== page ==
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Kids need to gain weight during adolescence. Here’s why

Editor’s Note: Michelle Icard is the author of several books on raising adolescents, including “Fourteen Talks by Age Fourteen.”



CNN
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I’ve worked with middle schoolers, their parents and their schools for 20 years to help kids navigate the always awkward, often painful, sometimes hilarious in hindsight, years of early adolescence.

Most of the social and development stretch marks we gain during adolescence fade to invisibility over time. We stop holding a grudge against the kid who teased us in class for tripping, or we forgive ourselves our bad haircuts, botched friendships and cringy attempts at popularity.

But one growing pain can be dangerously hard to recover from, and ironically, it’s the one that has most to do with our physical growth.

Children are supposed to keep growing in adolescence, and so a child’s changing body during that time should not be cause for concern. Yet it sends adults into a tailspin of fear around weight, health and self-esteem.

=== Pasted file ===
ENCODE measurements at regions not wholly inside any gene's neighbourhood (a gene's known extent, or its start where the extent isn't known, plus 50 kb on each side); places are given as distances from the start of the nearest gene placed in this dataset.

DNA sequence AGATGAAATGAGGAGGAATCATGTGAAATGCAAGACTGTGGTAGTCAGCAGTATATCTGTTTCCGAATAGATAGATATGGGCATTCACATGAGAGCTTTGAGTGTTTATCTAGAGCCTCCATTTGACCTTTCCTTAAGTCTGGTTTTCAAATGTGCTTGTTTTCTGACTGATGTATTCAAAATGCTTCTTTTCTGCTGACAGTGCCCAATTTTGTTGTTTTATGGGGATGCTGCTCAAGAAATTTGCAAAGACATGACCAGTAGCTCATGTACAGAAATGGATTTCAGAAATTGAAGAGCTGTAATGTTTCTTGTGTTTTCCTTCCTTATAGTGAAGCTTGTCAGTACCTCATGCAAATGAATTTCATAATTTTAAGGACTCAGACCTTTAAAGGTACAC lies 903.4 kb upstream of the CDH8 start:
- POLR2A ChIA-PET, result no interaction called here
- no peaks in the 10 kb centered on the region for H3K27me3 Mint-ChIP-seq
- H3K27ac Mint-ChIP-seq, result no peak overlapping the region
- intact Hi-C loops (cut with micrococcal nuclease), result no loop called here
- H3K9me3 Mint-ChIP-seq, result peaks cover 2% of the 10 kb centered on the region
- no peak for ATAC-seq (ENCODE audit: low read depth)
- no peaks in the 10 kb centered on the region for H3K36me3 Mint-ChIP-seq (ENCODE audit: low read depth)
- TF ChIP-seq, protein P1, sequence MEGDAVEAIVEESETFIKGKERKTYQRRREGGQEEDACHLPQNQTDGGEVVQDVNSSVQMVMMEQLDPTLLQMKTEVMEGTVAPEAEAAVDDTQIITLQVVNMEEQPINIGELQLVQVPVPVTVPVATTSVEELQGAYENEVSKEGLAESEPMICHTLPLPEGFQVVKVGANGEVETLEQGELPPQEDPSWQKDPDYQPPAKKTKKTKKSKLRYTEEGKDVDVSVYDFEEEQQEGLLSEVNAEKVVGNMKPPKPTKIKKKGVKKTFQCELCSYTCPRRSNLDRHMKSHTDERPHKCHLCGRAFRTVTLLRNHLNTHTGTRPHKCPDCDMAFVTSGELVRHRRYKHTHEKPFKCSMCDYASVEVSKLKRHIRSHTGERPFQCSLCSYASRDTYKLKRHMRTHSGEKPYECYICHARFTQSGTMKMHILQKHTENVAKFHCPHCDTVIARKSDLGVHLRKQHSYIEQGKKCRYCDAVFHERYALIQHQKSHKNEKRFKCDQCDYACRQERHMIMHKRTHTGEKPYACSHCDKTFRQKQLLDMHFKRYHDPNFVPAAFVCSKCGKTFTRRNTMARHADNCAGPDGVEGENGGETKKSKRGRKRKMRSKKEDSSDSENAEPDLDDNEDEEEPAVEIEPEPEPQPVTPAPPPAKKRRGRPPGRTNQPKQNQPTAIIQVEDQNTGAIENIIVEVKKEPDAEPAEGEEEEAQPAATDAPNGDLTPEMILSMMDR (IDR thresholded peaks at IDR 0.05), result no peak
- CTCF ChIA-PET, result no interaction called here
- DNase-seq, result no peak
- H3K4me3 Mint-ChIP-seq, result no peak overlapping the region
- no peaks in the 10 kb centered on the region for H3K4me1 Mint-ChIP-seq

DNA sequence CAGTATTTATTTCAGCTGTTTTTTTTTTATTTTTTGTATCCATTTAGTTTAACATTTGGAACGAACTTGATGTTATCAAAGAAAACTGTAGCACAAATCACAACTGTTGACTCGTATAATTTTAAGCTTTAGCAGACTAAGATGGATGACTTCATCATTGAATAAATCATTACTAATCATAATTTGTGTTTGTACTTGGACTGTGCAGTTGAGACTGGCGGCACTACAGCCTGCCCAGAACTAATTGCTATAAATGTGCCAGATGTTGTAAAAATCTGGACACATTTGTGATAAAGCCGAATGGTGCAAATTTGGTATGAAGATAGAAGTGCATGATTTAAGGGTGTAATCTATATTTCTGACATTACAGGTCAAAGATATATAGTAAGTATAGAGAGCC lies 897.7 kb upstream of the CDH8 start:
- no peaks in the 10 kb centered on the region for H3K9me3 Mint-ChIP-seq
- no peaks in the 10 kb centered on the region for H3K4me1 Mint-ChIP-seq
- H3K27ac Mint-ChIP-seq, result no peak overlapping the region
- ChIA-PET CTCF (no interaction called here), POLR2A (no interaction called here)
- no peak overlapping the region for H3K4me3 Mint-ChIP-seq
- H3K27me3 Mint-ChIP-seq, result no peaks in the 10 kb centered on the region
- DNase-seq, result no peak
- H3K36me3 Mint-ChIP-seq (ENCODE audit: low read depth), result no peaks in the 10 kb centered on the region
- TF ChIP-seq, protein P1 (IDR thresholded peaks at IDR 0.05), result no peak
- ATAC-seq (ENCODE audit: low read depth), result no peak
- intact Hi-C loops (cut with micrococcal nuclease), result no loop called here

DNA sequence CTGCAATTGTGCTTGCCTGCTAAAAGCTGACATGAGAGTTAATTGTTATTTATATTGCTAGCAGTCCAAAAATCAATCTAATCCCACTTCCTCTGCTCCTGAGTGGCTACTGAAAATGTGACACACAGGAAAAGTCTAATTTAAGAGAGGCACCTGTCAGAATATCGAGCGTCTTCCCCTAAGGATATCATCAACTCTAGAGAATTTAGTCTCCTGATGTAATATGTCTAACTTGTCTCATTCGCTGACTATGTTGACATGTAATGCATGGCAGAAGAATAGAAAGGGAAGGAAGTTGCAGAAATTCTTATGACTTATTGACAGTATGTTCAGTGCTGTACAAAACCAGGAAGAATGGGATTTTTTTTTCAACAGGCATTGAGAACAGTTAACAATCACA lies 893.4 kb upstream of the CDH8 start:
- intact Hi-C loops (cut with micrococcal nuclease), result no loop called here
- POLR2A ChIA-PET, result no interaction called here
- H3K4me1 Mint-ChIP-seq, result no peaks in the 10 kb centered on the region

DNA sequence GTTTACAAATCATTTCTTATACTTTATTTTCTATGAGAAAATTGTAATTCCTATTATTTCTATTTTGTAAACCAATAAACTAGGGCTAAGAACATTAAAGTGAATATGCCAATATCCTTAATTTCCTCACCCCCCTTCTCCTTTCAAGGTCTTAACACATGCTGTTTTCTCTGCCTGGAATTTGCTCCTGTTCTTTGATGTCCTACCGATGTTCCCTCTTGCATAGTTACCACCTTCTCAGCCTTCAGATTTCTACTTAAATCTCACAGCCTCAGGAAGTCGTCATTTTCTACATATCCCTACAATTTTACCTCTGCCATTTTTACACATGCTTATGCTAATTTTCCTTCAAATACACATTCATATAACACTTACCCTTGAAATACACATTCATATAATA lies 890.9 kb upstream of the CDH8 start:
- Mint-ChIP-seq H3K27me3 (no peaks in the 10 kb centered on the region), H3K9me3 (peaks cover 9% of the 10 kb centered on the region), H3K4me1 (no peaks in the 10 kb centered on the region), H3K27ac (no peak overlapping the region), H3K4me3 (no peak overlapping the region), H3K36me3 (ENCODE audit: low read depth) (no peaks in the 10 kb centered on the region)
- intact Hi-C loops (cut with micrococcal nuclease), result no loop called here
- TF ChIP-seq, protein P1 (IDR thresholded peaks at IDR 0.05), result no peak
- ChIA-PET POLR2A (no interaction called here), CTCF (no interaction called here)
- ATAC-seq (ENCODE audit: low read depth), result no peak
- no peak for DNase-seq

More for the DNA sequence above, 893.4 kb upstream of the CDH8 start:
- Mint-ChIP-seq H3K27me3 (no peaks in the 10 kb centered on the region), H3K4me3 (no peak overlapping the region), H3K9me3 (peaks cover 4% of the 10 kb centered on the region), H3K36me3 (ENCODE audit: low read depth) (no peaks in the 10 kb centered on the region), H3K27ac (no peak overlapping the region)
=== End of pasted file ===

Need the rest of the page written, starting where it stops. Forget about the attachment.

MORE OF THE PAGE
Kids have always worried about their changing bodies. With so many changes in such a short period of early puberty, they constantly evaluate themselves against each other to figure out if their body development is normal. “All these guys grew over the summer, but I’m still shorter than all the girls. Is something wrong with me?” “No one else needs a bra, but I do. Why am I so weird?”

But the worry has gotten worse over the past two decades. I’ve seen parents becoming increasingly worried about how their children’s bodies change during early puberty. When I give talks about parenting, I often hear adults express concern and fear about their children starting to gain “too much” weight during early adolescence.

Constant messages about being thin may overexpose kids to unrealistic health and wellness ideals.

Parents I work with worry that even kids who are physically active, engaged with others, bright and

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